Watery sounds : Miniwanka, choral soundscapes, and watercolour choirs
Many songs have been written about water.
Some of these have been written for choir.
One of the most fun to sing is Miniwanka, R Murray Schafer's choral soundscape of the moments of water. Most probably because there is no wrong way to sing CHUCK! or nibinibi or BRRRRRRRAASHSHHSSSOHHOHSSS ... unless it's bel canto.
Water never dies.
Watery sounds are fun, teaching us what we can do with (to?) our voices.
And Schafer brings back the joy of consonants. SPLoSH!
(More on Consonants Are Our Friends in a later post. Remind me.)
But—I want more. Something beyond sounding like water—
sssssffftststsststss ...how do we perform the idea of water?
It seems to me that sound behaves in much the same way water would—traveling far or not so,
faster or slower, depending
on obstacle, or weight,
allowing the contours
of its container
suggest its form and shape.
Inspired by the way water frees paint, releasing colour that catches unevenly across the textured canvas, I wrote some songs for the SYC—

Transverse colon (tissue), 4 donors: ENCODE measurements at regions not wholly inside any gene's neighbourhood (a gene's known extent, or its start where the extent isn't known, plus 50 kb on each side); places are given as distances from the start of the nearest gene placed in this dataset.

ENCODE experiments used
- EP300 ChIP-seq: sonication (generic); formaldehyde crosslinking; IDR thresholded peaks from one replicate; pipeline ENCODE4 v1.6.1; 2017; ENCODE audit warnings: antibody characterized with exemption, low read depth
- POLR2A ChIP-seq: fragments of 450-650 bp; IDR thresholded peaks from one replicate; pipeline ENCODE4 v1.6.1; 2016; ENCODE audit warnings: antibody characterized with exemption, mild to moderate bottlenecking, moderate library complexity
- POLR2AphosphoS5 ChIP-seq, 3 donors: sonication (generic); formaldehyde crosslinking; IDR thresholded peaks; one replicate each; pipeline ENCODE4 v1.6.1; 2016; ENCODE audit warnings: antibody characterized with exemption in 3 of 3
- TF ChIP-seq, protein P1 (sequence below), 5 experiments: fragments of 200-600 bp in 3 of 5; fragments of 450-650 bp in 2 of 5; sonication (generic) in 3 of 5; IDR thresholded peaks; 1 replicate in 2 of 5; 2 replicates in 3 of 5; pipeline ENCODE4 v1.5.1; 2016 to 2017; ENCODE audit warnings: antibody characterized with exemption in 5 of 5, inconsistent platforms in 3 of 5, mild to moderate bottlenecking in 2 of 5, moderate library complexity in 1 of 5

umbrella songs :
an umbrella octet sings from the middle of the stage, surrounded by a watercolour choir, who catch and carry the words.
Sounds travel through the space,
words get caught, painted
on the canvas that is the SYC.
During our Zoom call, the singers asked about catching and releasing sounds—
Must Nic wait for ZY to sing before she does? (See annotations on stage layout.)
What if JR—who has good ears—is the only one singing on stage left?
My response—let sound behave as sound does, changing through space, over time.
We only have to receive (words) with open hearts, and re-sound them with open voices.
A splatter, random.
One or two droplets.
Different paper, different smudge = Different hall, different spread.
Q: How does the song end?
A: I don't know. Water never dies.
Yeah, interesting to see how this turns out.